Adjustment of the antenna length is conveniently achieved by securing the longitudinally adjustable segment to the antenna coil with a surrounding collet carried at one end of the coil form. When the antenna is collapsed, only portions of the adjustable section, the collet and a coil cover extend from the tubular support.

In one embodiment, a stop at the top of the tuning coil is a flange integral with a cover sleeve for the coil, closely surrounding the collet that holds the adjustable segment at the top of the coil, and projecting radially to limit retraction of the antenna by engaging the top of the antenna support when the antenna is collapsed. Preferably, the stop is a circular flange that forms a seal around the receiving aperture in the antenna support to inhibit entry of water, dirt and the like. In another embodiment, a controlled diameter of the cover sleeve or collet form a seal with the receiving aperture.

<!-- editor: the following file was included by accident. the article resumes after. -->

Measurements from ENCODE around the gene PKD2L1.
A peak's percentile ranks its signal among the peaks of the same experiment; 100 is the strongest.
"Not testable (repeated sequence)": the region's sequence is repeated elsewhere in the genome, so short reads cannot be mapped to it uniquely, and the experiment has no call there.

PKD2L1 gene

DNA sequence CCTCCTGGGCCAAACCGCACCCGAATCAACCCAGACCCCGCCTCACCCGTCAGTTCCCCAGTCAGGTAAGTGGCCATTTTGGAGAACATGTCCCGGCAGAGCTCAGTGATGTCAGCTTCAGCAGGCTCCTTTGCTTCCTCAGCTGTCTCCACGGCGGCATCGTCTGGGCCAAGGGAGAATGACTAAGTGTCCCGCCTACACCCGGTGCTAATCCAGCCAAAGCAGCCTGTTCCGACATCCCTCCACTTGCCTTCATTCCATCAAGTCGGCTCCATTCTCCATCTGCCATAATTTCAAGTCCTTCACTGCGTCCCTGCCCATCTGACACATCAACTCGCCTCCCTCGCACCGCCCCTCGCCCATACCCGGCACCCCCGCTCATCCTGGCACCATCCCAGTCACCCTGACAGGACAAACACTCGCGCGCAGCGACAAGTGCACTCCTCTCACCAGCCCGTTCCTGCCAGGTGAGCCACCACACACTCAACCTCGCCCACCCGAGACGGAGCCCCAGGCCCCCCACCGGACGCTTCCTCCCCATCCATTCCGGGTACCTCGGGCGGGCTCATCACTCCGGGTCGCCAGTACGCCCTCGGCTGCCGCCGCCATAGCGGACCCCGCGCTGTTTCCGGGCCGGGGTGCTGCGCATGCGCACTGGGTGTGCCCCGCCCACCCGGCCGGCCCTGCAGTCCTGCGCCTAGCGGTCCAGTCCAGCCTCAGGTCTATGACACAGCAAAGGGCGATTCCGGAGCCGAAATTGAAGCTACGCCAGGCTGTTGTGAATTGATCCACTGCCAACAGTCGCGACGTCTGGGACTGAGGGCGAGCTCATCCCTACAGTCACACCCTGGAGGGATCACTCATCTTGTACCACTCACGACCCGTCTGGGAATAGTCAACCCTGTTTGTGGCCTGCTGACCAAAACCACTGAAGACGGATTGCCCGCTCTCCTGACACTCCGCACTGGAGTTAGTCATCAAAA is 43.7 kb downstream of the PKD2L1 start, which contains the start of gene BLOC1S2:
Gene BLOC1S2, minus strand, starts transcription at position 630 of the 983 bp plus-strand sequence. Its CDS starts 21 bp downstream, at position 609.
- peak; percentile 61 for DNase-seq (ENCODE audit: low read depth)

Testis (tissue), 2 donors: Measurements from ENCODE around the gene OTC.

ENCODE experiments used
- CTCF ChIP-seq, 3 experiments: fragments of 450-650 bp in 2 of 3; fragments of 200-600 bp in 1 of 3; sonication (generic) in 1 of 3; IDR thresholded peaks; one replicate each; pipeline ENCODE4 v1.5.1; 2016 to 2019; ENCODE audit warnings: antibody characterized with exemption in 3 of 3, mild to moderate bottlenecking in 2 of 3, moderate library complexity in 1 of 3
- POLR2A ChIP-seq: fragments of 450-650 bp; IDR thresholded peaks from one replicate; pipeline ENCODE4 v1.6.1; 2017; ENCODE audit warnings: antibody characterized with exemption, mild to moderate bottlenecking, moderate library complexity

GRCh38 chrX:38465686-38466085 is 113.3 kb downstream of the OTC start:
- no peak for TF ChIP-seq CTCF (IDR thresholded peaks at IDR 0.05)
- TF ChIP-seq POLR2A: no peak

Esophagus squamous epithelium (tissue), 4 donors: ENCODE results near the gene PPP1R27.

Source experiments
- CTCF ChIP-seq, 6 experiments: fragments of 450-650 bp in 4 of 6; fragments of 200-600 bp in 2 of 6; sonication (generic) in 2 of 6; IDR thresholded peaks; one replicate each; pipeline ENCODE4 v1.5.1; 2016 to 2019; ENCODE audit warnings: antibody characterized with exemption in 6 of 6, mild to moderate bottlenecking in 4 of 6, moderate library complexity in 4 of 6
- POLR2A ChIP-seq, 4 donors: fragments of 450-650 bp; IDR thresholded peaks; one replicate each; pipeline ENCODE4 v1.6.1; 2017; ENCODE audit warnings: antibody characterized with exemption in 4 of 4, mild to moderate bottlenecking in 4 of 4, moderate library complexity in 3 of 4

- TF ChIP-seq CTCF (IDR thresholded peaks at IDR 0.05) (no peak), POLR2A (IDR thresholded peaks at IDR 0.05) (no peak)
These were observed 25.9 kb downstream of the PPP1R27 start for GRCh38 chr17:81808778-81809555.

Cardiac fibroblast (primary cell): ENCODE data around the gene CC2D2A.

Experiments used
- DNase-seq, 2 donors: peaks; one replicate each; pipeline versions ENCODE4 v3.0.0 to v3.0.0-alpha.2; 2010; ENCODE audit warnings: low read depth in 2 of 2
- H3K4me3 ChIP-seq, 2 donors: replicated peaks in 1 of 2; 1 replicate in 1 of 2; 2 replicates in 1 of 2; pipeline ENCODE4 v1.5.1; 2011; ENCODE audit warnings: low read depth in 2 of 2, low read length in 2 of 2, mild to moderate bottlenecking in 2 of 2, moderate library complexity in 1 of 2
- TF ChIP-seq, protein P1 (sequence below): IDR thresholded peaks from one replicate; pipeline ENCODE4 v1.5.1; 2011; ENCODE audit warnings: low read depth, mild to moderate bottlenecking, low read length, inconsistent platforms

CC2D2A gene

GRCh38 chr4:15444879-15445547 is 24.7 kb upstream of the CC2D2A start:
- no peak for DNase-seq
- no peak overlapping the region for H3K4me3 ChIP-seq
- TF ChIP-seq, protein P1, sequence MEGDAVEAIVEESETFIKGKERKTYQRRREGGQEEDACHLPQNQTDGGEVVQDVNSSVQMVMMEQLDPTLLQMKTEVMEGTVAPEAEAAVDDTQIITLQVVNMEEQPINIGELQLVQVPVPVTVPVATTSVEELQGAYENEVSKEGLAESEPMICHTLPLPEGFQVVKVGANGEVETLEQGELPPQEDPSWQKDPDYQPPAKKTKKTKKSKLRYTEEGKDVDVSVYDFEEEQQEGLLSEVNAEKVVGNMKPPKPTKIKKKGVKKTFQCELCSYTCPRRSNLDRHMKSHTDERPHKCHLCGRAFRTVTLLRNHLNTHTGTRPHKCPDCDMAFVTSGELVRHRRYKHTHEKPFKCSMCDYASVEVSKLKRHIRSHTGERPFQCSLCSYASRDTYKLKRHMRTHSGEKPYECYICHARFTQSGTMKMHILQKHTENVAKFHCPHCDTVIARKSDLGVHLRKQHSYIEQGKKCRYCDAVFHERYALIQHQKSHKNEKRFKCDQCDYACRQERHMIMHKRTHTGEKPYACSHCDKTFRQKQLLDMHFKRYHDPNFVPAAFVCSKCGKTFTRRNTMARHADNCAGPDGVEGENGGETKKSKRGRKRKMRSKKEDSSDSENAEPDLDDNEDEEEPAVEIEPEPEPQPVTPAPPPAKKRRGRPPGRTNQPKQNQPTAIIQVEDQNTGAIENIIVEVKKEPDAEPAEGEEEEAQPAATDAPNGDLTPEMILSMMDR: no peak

Other features and advantages of this invention will become more apparent from the detailed description that follows, when considered in connection with the accompanying drawings.


FIG. 1 is a perspective view of an extended, telescopic, citizens-band automotive antenna embodying the present invention;

FIG. 2 is a perspective view of the antenna of FIG. 1 in a collapsed or retracted condition;

FIG. 3 is a longitudinal section view, with parts in elevation, of the antenna of FIG. 1 illustrating constructional details;

FIG. 4 is a longitudinal sectional view, with parts in elevation, of the antenna assembly of FIG. 1 in collapsed condition, showing the support structure, motor drive and relationship of the loading coil to the support structure with the antenna collapsed; and